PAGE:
fantasy book reviews science fiction book reviewsVisions by Kelley Armstrong urban fantasy book reviewsVisions by Kelley Armstrong

It always feels weird to write a DNF review for a book that’s not actually bad. There is nothing objectively wrong with Kelley Armstrong’s Visions, at least in the portion of it I finished, and it would be a perfectly fine read. For someone else. For me, it felt like I’d boarded a train that I thought was going to Albuquerque, and it turned out to be headed for Chattanooga instead. There’s nothing wrong with Chattanooga, but I’ve been there before, and I was really looking forward to that trip to Albuquerque, so I’m getting off this train in the hopes I can still catch the other one.

Visions, the second book in Armstrong’s CAINESVILLE series, begins with Olivia finding a corpse in her car, dressed to look like her. The corpse then disappears, and with Olivia’s talent for seeing omens, she’s not initially sure whether the dead woman was ever really there, or if she was just a portent. The woman does turn out to be real, though, and she was from Cainsville. Who killed her and why, and why did the killer leave the body for Olivia to find, and what about these weird dogs Olivia keeps seeing? These questions, along with the continuing mystery surrounding Olivia’s birth parents and their guilt or innocence, were what I thought would form the backbone of the novel.

Unfortunately, Visions gets sidetracked into a love triangle. It’s not that I hate this plot device per se; it’s more that I started reading this series because I was interested in the murders, and they just disappear from the story for a while as the romantic plot picks up steam. It doesn’t help that I don’t really like either of the guys much yet. Ricky is uninteresting, and is also literally involved in organized crime. Gabriel is the more likable of the two, but exhibits some annoying dominance behaviors (I got fed up with him when he walked out of a room and expected Olivia to follow him automatically; he was grumpy when she didn’t). It also doesn’t help that, while neither of these guys are werewolves*, they both kind of… seem like werewolves. Ricky has a pack (his biker gang), while Gabriel does the brooding alpha thing.

Again, love triangles are not inherently bad, and some readers will really like these developments. For me, though, it made CAINSVILLE feel more like many other urban fantasies I’ve read, when it had started as something unique. Hence the DNF. Though I can’t promise I won’t read spoilers when the series ends, because I do still want to know whether Olivia’s folks are guilty.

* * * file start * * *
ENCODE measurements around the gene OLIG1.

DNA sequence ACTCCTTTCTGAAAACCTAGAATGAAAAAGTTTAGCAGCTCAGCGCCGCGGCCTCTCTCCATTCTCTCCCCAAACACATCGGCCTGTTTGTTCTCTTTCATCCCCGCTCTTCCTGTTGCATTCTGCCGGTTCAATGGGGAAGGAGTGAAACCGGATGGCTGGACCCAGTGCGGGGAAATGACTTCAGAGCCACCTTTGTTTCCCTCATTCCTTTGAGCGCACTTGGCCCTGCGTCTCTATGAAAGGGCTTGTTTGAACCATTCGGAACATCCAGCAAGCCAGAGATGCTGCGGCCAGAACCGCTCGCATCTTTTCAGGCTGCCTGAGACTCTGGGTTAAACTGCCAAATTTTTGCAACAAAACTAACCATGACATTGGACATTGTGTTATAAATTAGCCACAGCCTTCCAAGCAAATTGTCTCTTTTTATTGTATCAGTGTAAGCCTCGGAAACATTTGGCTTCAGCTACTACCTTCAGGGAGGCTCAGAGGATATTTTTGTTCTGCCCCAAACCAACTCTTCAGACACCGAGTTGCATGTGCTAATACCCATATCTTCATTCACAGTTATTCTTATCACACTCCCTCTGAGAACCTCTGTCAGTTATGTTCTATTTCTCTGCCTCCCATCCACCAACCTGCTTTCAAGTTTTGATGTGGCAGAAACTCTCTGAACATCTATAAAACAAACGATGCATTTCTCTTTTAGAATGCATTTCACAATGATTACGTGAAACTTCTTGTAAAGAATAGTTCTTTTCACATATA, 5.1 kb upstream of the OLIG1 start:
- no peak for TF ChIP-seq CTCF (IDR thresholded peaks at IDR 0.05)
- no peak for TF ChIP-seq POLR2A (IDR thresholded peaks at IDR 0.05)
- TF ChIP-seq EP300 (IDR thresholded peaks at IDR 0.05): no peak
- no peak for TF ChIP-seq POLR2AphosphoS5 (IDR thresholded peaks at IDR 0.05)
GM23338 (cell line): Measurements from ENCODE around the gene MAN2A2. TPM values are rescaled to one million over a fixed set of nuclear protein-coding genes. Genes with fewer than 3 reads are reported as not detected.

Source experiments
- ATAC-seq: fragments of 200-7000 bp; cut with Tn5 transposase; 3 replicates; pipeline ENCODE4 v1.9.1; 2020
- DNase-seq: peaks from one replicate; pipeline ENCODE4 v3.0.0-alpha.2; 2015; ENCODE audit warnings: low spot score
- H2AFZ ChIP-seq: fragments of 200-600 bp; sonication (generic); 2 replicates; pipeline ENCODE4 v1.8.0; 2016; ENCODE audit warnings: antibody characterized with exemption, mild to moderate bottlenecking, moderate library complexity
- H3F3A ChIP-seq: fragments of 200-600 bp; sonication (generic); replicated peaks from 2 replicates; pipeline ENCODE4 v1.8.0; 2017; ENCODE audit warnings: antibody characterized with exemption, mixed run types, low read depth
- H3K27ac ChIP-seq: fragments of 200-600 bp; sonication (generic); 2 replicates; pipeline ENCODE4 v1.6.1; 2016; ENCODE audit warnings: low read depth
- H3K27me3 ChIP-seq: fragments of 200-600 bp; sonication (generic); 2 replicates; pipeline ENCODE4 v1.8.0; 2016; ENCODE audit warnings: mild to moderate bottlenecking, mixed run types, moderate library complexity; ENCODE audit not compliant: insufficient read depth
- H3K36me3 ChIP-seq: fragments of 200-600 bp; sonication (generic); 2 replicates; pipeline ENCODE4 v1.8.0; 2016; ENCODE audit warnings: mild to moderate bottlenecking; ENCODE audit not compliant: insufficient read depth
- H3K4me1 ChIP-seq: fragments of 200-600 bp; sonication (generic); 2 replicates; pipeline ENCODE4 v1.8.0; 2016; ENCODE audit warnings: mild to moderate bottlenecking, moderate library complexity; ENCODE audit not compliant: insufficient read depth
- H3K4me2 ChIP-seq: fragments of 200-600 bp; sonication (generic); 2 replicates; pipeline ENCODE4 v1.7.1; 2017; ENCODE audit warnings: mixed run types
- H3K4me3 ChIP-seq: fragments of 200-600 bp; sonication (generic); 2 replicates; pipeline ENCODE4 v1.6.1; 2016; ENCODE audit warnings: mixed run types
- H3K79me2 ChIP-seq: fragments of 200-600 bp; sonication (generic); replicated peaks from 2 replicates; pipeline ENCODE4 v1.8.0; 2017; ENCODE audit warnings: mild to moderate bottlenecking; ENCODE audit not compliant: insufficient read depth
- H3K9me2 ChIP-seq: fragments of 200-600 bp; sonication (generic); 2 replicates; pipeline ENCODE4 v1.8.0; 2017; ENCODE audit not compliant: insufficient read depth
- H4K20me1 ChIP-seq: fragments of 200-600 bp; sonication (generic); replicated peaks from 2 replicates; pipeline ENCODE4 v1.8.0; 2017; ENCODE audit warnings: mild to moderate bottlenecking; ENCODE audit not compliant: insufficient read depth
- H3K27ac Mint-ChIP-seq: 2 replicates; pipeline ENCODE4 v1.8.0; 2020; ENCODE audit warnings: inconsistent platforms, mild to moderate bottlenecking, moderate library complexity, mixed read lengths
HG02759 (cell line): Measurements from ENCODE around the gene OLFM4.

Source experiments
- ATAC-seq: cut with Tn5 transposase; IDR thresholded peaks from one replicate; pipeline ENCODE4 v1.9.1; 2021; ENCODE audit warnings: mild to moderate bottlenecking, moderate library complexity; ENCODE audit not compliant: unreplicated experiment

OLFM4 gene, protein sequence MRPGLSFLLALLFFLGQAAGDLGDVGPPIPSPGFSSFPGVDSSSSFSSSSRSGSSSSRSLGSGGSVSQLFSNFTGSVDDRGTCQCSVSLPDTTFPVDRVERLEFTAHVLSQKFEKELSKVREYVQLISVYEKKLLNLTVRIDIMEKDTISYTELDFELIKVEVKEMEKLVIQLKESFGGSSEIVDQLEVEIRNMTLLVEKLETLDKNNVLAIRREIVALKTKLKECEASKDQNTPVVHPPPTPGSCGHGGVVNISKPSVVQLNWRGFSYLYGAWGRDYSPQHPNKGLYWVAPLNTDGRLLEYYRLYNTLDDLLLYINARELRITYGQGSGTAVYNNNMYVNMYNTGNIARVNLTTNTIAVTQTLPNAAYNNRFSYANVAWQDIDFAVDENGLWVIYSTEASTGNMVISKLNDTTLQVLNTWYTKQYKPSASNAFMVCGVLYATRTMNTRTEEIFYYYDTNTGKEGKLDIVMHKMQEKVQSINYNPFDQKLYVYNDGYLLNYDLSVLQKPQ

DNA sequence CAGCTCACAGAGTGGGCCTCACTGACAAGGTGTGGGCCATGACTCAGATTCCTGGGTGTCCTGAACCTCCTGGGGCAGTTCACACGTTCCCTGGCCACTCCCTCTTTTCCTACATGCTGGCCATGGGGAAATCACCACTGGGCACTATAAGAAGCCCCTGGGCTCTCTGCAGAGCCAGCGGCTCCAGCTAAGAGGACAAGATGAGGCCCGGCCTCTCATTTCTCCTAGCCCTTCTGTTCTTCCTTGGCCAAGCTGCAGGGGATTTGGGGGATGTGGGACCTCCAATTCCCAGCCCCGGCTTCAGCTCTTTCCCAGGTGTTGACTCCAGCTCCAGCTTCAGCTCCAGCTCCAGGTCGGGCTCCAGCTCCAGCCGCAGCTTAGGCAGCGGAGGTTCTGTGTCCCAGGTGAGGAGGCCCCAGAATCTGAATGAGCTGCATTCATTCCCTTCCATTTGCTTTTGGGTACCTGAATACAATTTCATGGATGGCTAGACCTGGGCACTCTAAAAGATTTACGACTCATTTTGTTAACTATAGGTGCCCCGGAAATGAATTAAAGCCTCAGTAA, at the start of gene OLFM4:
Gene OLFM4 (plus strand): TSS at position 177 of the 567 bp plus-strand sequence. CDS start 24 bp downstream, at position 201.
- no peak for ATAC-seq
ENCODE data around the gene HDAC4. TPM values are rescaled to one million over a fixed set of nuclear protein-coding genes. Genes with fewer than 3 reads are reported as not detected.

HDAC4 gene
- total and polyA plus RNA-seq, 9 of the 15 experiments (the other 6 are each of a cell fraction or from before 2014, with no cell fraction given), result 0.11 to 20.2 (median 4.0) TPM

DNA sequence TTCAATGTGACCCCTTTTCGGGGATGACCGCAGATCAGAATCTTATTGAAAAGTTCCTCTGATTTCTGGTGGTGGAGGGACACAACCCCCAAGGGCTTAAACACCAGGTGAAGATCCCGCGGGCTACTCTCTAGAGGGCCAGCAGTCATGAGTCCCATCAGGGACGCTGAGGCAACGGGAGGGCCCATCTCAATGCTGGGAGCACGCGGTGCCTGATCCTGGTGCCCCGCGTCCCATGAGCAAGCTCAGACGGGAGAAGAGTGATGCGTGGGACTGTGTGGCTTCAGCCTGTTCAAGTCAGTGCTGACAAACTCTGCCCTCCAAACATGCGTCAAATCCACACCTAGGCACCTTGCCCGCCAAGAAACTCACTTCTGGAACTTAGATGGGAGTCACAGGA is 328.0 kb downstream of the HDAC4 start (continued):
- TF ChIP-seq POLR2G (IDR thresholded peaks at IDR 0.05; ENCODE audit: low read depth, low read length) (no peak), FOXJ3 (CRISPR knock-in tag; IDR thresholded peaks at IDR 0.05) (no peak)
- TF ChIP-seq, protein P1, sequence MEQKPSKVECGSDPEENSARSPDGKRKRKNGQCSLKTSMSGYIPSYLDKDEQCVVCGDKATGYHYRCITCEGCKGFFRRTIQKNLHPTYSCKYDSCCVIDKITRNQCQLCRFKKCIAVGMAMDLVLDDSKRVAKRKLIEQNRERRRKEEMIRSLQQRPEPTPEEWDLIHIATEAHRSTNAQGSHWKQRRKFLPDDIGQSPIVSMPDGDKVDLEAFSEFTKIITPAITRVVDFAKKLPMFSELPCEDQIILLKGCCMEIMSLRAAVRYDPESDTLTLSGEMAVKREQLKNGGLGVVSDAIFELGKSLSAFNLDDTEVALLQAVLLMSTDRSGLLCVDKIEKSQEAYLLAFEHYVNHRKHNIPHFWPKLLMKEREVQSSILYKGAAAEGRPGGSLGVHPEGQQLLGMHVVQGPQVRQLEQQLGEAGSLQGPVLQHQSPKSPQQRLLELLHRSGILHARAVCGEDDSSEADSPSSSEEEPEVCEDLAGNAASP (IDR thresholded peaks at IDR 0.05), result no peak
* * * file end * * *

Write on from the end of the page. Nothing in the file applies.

*I do think the cat is a shapeshifter, though I haven’t checked his appearances against anyone else’s to prove or disprove it.

Cainsville — (2013- ) Publisher: Twenty-four-year-old Olivia Taylor Jones has the perfect life. The only daughter of a wealthy, prominent Chicago family, she has an Ivy League education, pursues volunteerism and philanthropy, and is engaged to a handsome young tech firm CEO with political ambitions. But Olivia’s world is shattered when she learns that she’s adopted. Her real parents? Todd and Pamela Larsen, notorious serial killers serving a life sentence. When the news brings a maelstrom of unwanted publicity to her adopted family and fiancé, Olivia decides to find out the truth about the Larsens. Olivia ends up in the small town of Cainsville, Illinois, an old and cloistered community that takes a particular interest in both Olivia and her efforts to uncover her birth parents’ past. Aided by her mother’s former lawyer, Gabriel Walsh, Olivia focuses on the Larsens’ last crime, the one her birth mother swears will prove their innocence. But as she and Gabriel start investigating the case, Olivia finds herself drawing on abilities that have remained hidden since her childhood, gifts that make her both a valuable addition to Cainsville and deeply vulnerable to unknown enemies. Because there are darker secrets behind her new home and powers lurking in the shadows that have their own plans for her.

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  • Kelly Lasiter

    KELLY LASITER, with us since July 2008, is a mild-mannered academic administrative assistant by day, but at night she rules over a private empire of tottering bookshelves. Kelly is most fond of fantasy set in a historical setting (a la Jo Graham) or in a setting that echoes a real historical period (a la George RR Martin and Jacqueline Carey). She also enjoys urban fantasy and its close cousin, paranormal romance, though she believes these subgenres’ recent burst in popularity has resulted in an excess of dreck. She is a sucker for pretty prose (she majored in English, after all) and mythological themes.

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